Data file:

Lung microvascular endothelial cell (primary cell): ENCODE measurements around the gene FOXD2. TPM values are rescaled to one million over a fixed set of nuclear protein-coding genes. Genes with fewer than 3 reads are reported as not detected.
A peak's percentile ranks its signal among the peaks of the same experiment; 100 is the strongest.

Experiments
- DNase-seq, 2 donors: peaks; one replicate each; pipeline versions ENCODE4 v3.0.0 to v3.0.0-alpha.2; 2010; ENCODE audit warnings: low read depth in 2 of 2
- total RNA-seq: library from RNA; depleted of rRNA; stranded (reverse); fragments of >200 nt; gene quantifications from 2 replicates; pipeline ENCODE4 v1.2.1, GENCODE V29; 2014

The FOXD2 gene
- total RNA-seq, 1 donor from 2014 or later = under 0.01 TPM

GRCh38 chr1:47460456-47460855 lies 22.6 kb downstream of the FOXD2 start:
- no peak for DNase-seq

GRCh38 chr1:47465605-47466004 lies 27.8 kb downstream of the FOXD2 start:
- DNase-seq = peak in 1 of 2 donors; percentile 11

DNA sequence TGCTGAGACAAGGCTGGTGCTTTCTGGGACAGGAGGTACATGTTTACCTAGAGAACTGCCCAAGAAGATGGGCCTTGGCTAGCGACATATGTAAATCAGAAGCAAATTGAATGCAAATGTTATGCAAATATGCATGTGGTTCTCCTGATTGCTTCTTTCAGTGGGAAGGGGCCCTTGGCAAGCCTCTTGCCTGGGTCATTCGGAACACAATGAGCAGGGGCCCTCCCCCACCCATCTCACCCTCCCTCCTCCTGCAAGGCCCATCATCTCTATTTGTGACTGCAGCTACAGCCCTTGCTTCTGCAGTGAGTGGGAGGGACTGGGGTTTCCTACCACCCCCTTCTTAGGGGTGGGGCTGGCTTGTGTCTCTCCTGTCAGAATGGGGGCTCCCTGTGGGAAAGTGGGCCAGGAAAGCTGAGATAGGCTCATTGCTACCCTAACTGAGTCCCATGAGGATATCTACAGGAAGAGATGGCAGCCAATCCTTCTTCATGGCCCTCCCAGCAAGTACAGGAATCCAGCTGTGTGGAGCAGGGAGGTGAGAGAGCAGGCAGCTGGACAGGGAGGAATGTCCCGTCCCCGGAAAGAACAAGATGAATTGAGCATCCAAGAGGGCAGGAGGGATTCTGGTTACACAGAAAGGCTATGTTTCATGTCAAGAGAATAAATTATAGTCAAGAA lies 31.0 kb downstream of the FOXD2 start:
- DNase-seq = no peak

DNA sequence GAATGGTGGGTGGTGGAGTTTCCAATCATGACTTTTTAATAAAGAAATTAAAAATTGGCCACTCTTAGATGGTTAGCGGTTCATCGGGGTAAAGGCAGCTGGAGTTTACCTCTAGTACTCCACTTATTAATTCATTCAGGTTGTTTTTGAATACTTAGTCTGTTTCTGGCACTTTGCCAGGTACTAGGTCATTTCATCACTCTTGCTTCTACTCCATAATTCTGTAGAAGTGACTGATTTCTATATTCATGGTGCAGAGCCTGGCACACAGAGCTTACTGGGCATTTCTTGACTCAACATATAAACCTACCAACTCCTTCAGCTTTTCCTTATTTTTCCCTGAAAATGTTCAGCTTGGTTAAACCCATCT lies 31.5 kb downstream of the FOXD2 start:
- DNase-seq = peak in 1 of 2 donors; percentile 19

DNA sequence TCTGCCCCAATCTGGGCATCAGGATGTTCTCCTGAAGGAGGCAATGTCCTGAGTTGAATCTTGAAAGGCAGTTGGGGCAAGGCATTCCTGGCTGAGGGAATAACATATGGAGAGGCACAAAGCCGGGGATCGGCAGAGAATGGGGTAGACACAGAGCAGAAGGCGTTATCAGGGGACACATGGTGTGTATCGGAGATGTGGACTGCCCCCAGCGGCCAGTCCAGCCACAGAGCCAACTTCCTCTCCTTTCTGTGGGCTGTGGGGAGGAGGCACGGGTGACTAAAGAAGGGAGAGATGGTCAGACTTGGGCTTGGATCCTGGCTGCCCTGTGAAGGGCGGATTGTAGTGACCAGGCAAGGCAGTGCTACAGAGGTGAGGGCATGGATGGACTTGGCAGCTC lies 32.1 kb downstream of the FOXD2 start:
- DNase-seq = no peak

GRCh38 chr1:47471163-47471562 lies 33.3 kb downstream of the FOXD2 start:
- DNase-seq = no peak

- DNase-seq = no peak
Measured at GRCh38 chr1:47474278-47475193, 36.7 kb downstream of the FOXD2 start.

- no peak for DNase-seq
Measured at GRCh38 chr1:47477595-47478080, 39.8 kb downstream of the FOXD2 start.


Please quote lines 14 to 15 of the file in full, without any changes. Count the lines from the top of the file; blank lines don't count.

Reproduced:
DNA sequence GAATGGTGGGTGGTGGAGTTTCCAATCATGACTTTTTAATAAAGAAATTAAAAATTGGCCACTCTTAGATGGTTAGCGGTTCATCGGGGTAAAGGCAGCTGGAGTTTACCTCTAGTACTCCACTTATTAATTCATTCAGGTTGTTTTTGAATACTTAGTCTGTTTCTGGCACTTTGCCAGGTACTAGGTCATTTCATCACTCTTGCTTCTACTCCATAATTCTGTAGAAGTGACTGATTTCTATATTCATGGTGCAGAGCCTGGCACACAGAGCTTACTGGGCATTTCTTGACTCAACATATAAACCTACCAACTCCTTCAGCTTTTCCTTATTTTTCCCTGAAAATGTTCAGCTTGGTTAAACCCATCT lies 31.5 kb downstream of the FOXD2 start:
- DNase-seq = peak in 1 of 2 donors; percentile 19